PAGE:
It's always interesting to learn about the unique challenges facing game devs around the world, and in a recent feature Polygon has turned the spotlight towards those creators based in Pakistan.
Touching on everything from the impact of politics on the country's nascent games industry, to the struggles faced by some of the region's biggest players, the long-form piece highlights just how far the games industry has to go before it can be recognized as a truly global business.
That's because for some, even in a country as big as Pakistan -- which boasts a population of over 200 million -- working in games still isn't seen as a viable career path. Help and support from the government is scarce at best, meaning those determined to succeed must employ methods some might consider a little unorthodox
"Bringing venture capital to Pakistan is one of the hardest things you can think of," explains Babar Ahmed of Mindstorm Studios, one of Pakistan's largest game companies and the developer behind Cricket Revolution and the official ICC Cricket World Cup 2011 tie-in.
"No one pays for content in Pakistan; everything is pirated," explains Ahmed. "So I looked at the biggest spenders in the space, and one of the bigger spenders in Pakistani cricket is Pepsi. So I contacted the marketing company who handles their account."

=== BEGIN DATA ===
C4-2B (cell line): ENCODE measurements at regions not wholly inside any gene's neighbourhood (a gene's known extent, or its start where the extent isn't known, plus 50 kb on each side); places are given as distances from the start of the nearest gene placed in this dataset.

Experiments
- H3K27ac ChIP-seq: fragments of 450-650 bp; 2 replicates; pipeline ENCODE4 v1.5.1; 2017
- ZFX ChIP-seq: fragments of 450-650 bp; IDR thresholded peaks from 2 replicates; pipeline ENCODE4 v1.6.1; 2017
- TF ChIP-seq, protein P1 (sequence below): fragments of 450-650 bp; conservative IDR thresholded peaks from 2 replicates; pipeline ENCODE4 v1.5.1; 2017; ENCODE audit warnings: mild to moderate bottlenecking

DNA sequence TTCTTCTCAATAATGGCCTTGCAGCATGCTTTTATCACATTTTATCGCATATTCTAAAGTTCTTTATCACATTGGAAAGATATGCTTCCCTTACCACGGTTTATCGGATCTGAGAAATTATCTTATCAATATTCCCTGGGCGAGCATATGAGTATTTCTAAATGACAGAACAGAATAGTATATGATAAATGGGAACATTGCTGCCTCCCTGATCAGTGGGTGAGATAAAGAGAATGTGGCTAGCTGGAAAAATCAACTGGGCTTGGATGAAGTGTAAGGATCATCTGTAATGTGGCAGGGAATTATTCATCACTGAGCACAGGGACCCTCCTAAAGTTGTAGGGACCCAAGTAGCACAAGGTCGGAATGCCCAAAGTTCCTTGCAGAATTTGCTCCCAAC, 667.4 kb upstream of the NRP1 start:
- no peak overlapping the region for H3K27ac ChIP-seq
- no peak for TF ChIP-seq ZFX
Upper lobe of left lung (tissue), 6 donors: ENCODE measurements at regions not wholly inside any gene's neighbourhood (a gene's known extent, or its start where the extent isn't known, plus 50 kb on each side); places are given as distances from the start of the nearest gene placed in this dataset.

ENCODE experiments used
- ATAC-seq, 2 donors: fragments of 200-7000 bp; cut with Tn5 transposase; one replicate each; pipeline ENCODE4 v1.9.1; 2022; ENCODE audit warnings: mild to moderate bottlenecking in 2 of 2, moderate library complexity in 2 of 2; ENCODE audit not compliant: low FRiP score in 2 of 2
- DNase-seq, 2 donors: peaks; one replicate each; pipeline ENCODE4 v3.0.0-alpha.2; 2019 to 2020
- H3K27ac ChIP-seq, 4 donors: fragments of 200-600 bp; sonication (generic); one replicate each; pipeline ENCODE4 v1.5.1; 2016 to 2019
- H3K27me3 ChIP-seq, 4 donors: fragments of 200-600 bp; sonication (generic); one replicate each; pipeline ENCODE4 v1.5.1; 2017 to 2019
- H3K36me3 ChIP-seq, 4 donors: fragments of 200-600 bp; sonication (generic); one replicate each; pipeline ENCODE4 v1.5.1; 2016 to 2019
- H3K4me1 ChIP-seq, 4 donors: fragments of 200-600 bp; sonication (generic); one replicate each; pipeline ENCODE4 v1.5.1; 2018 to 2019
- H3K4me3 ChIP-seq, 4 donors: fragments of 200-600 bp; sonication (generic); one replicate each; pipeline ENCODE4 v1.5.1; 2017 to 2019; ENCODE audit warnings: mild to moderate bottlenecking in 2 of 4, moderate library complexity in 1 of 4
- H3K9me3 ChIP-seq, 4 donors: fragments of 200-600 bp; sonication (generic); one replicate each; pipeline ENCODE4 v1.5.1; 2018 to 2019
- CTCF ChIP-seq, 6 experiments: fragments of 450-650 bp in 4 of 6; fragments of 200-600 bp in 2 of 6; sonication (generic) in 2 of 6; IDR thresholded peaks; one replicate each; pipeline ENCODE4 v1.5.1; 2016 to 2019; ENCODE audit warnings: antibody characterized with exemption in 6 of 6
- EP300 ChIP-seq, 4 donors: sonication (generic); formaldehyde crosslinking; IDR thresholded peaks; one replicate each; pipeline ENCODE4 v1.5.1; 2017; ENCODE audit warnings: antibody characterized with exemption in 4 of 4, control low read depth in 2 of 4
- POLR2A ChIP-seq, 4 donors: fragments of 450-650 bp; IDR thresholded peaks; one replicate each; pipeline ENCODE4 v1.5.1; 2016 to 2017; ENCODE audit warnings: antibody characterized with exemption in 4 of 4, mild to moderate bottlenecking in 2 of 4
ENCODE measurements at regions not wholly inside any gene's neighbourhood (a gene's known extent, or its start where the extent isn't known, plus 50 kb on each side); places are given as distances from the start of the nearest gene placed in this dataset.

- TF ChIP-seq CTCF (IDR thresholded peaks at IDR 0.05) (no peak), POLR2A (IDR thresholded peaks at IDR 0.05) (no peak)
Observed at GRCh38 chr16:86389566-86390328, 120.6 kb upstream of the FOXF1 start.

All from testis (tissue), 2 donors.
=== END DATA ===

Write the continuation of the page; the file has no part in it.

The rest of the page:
"I said, look, instead of paying a million dollars on a team commercial that runs all month, let me build Pepsi into [Cricket Revolution] where you can offer the game for free, so it’s a long-tail marketing strategy. [After that] they gave us a large sum of money to develop the game."
Despite finding success in the region, it hasn't been plain sailing for Ahmed, who says he's had to work hard to remove the stigma of being from Pakistan.
In fact, Ahmed suggests he was "driven out" of his home country by a lack of opportunity. He was was fed up of fighting an uphill battle and determined to give his kids a better shot at life. That's why he upped sticks to San Francisco.
"It's sad, but for people like myself who want to do something positive in Pakistan, you’re eventually driven out by something or the other. Particularly given how flat the world is, if you’re a person who has opportunities [elsewhere] but you’re in Pakistan, it’s hard to justify staying. It’s not just me. My whole network feels this."
You can find out more about Pakistan's games industry by reading the full feature over on Polygon.